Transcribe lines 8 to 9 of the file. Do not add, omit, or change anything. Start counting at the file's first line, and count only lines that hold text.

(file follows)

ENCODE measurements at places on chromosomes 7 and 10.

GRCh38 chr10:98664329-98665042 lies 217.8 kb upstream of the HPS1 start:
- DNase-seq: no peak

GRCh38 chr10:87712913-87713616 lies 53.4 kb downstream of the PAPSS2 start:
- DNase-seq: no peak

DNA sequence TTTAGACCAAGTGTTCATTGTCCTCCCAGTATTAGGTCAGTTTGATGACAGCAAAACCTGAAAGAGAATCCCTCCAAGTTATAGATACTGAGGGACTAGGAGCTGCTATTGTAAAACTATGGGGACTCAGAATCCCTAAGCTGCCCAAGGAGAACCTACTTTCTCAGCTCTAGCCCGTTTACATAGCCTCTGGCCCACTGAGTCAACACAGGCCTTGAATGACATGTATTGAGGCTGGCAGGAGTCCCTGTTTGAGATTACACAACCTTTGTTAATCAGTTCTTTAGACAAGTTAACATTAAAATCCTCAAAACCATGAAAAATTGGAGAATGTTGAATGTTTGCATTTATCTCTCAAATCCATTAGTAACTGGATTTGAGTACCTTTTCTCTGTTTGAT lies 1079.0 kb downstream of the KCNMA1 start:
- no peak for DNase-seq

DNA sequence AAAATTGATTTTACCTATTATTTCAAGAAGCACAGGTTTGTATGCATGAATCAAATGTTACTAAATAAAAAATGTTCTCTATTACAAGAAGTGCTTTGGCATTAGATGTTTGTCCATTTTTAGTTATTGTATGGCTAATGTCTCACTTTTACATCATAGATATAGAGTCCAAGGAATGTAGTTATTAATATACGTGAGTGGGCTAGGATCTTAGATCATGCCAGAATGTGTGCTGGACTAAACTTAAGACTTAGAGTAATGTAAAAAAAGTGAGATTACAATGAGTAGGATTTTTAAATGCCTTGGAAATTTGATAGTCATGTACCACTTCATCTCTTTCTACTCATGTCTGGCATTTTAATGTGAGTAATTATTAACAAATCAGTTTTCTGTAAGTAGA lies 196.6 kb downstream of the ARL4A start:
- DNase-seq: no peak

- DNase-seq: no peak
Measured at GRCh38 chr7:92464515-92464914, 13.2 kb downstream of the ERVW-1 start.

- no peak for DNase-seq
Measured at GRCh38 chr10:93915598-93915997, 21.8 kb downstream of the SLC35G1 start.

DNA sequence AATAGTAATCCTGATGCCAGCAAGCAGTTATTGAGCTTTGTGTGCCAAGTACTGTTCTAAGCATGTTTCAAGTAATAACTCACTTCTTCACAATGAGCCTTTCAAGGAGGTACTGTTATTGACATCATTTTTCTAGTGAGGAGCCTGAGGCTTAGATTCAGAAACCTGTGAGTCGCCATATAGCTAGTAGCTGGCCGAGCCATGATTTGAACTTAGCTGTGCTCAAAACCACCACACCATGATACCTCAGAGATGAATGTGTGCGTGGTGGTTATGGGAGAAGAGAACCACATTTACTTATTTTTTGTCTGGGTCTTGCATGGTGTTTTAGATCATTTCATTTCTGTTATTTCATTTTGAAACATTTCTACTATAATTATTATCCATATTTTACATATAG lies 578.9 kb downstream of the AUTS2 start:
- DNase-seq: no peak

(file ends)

DNA sequence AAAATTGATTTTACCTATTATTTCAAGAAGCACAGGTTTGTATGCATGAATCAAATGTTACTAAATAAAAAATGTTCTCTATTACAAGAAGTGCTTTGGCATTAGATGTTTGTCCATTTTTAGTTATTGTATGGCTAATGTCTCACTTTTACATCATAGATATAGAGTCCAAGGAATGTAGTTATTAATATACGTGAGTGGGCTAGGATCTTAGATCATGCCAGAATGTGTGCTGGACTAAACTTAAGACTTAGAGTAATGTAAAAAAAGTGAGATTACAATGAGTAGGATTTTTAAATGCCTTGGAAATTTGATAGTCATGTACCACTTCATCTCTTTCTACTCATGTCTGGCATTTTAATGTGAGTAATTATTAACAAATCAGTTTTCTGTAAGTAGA lies 196.6 kb downstream of the ARL4A start:
- DNase-seq: no peak